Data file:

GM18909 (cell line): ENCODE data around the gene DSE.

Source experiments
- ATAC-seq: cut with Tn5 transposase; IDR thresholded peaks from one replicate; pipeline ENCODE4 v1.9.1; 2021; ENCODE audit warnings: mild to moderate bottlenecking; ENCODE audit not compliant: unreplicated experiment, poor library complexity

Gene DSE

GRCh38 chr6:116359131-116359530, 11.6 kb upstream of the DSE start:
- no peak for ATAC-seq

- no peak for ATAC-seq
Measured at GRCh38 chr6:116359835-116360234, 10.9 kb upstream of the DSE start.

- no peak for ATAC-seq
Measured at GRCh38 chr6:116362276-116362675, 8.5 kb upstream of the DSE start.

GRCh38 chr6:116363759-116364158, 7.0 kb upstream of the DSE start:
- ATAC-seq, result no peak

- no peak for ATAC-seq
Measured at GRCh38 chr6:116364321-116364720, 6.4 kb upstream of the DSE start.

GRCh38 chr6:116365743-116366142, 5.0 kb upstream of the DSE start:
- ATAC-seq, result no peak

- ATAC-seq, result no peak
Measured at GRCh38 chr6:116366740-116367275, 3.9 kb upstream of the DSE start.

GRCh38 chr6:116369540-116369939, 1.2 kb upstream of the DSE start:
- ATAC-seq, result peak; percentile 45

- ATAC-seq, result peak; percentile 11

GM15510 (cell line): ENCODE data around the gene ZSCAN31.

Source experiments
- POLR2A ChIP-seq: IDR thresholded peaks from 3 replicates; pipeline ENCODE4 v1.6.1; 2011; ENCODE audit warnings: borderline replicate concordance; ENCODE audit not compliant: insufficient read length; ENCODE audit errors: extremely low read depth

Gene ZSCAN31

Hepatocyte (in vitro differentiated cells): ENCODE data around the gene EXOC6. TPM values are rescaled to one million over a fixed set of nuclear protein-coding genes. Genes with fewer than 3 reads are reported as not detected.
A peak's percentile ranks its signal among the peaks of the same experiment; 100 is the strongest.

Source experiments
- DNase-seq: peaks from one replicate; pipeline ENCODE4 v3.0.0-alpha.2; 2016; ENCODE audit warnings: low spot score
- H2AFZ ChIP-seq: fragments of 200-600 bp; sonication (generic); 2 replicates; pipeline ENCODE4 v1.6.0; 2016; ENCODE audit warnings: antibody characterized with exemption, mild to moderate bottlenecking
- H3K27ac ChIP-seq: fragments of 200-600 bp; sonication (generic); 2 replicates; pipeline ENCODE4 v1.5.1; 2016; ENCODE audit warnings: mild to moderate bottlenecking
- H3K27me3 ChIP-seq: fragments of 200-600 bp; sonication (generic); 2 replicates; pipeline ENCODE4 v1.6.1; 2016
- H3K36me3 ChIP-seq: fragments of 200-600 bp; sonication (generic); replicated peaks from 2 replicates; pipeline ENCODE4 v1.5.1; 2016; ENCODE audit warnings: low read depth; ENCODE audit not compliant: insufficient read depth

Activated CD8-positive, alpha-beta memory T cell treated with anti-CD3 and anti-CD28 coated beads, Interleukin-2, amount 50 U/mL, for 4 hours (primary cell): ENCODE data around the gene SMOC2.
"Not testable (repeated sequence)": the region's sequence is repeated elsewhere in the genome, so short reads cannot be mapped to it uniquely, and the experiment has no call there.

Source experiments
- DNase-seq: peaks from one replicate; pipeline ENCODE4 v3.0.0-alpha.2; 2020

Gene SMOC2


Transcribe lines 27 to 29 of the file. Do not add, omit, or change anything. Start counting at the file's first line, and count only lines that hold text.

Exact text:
A peak's percentile ranks its signal among the peaks of the same experiment; 100 is the strongest.

Source experiments
- DNase-seq: peaks from one replicate; pipeline ENCODE4 v3.0.0-alpha.2; 2016; ENCODE audit warnings: low spot score